I look forward to the season because of all these people. And the memories that pop up and reveal themselves whenever I see something that reminds me of my youth. Family, friends, loved ones. All of them. And as I get a bit older and have a family of my own I look forward to passing on the traditions I grew up with to someone else.

In the meantime I revel in the spirit that shows itself on the people I cross. I cherish my weekends and a pot of soup. The cold, blustery winds outside and the great escape back inside and sitting over a bowl of something hot and delicious. Like this soup. On a day like today.

Christmas is my favourite time of all. Not for the traditional reasons or because of the gifts. That left me a long time ago. It’s the one time of year that we’re brought together out of routine and forced to do the things that should come naturally. Be selfless. Loving. Always. And, for a short while, we abandon our own good for the good of those around us.

I’m not perfect. I make mistakes. I make them again. But for a few weeks every year I try to be the best me I can be. And I try to remind everyone around me just how amazing I think they are. Just how important they’ve always been. I let them know that it wouldn’t be the same without them. And I mean it.

The holidays are a wonderful time of year. For a few short weeks everybody you know and the others you don’t seem different. Better. Happier. ‘Tis the season, right? I’m looking forward to sharing it with the people that matter and remembering the ones that once did as well. And always will.

From my kitchen to yours,


Curried Squash & Orange Soup


  • 1 tbsp. olive oil
  • 1 tbsp. butter
  • 2 cups onions, roughly chopped
  • 2 tsp. chopped sage
  • 4 cups butternut squash, cut into 1″ cubes
  • 2 garlic cloves, minced
  • 1 tbsp. curry paste
  • 4 cups chicken stock
  • 1 cup orange juice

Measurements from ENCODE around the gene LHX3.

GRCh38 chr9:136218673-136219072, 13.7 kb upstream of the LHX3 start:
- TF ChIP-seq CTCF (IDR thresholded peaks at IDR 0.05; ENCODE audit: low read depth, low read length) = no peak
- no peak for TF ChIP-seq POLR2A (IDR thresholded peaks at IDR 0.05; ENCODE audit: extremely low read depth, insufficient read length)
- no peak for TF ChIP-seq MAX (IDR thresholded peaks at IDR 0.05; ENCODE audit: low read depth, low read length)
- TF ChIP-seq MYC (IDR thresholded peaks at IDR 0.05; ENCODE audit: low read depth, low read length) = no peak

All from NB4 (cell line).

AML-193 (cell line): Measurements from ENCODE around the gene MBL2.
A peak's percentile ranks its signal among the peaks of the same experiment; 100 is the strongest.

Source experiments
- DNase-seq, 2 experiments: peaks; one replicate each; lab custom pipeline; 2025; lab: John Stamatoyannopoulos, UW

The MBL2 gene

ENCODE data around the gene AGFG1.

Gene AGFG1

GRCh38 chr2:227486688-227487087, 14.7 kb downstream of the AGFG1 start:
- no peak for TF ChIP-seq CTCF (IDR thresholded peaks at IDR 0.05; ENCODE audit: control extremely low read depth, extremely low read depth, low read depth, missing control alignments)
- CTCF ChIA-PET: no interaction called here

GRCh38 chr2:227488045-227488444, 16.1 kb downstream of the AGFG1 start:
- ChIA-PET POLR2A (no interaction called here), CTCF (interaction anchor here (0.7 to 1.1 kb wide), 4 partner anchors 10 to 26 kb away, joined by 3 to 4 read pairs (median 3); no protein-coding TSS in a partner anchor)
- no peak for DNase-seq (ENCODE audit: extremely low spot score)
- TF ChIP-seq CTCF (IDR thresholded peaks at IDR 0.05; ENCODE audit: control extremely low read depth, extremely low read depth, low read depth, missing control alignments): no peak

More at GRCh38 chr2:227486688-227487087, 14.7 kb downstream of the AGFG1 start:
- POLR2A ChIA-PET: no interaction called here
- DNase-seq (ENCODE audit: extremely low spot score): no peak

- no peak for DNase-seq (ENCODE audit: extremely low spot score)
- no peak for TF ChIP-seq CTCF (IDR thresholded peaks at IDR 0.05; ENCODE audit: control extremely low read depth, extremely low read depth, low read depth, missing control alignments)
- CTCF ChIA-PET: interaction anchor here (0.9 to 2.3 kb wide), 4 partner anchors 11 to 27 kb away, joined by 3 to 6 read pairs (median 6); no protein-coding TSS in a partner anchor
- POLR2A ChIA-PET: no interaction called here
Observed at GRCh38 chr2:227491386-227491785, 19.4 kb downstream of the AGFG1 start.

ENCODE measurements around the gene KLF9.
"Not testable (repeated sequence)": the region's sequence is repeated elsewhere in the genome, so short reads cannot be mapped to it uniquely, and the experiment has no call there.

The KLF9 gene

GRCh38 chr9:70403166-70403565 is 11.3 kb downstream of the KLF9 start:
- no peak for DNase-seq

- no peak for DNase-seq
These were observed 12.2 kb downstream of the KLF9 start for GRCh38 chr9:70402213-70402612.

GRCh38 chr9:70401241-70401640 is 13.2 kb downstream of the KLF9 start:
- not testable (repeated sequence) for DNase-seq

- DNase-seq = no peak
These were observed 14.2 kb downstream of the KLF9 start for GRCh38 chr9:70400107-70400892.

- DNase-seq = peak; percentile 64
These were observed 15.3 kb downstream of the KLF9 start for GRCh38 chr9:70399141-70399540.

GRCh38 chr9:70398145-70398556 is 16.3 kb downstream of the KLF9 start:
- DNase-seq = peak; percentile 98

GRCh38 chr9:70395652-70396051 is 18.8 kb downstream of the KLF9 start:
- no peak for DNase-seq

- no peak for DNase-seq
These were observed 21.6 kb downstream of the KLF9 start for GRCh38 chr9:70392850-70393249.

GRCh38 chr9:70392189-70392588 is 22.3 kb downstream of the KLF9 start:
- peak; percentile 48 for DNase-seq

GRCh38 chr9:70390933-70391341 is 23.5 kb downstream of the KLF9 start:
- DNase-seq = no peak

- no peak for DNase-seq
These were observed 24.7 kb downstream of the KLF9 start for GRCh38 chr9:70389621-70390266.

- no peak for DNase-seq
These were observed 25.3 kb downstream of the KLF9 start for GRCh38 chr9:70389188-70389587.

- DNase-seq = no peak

• 2 tsp. coarse sea salt
  • creme fraiche (garnish)
  • pancetta, thinly sliced and sauteed (garnish)
  • sage, chopped (garnish)


  1. Using a large saucepan, heat oil and butter over medium-height heat. Add onions and sage and cook for five minutes, or until onions are softened. Add in the squash and coarse salt and continue cooking until squash softens, about five more minutes. Add in the garlic and curry paste and stir continuously and cook for a further minute.
  2. Add in the chicken stock and orange juice and bring to a boil. Reduce heat and simmer for twenty minutes, or until squash is very soft.
  3. Working in batches, puree soup in a food processor leaving a bit of texture behind.
  4. Before serving, saute thinly sliced pancetta over medium high heat until crisp. Ladle soup into four bowls and top with crisp pancetta, a spoonful of creme fraiche and some chopped sage. Serves four.

Leave a Comment

{ 17 comments… read them below or add one }

sanfranciscolife December 10, 2011 at 11:20 pm
A Thought For Food December 11, 2011 at 8:10 am
bridget {bake at 350} December 11, 2011 at 9:07 am
Rosemary December 11, 2011 at 10:34 am
Jean (Lemons and Anchovies) December 11, 2011 at 11:24 am
Sippity Sup December 11, 2011 at 2:33 pm
a Palate and a Passport December 11, 2011 at 4:27 pm
jenna December 12, 2011 at 9:34 am
Amanda December 12, 2011 at 9:36 am
lisa@cluttercafe December 12, 2011 at 3:39 pm
Rosie @ Sweetapolita December 14, 2011 at 5:07 pm
Carolyn December 19, 2011 at 8:59 am
Bev Weidner January 2, 2012 at 9:06 pm

GOR.GEOUS, Mike. The story, your dang photos. UGH, you’re so good.

Happy New Year!


Michael January 2, 2012 at 9:09 pm

Thanks! And happy new year, Bev! Funny.


A Southern Bee DIary January 3, 2012 at 12:36 pm

Oh I love this. I am a huge squash fan. I am glad you posted this recipe, because they’re not many good oens with squash! Definitely trying it!

xo. A Southern Bee Diary



Michael January 3, 2012 at 12:48 pm

Let me know how you like it! Thank you.


Eliot January 5, 2012 at 8:33 pm

What a poignant post.

And, what a beautiful recipe.